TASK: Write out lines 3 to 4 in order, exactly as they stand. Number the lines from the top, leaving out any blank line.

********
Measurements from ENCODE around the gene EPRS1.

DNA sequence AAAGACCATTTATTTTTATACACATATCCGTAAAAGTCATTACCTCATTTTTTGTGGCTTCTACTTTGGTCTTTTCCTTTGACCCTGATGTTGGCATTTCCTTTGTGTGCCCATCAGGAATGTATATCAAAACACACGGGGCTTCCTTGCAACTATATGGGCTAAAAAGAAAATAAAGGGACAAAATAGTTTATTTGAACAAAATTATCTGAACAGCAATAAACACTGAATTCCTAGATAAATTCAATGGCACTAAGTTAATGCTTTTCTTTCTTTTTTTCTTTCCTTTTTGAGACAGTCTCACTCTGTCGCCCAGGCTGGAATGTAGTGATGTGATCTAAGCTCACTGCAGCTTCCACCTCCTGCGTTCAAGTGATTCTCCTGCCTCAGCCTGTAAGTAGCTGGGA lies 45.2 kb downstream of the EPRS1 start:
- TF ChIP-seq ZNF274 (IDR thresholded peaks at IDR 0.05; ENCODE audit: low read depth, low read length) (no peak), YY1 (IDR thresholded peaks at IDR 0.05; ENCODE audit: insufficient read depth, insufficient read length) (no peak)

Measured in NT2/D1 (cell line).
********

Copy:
- TF ChIP-seq ZNF274 (IDR thresholded peaks at IDR 0.05; ENCODE audit: low read depth, low read length) (no peak), YY1 (IDR thresholded peaks at IDR 0.05; ENCODE audit: insufficient read depth, insufficient read length) (no peak)

Measured in NT2/D1 (cell line).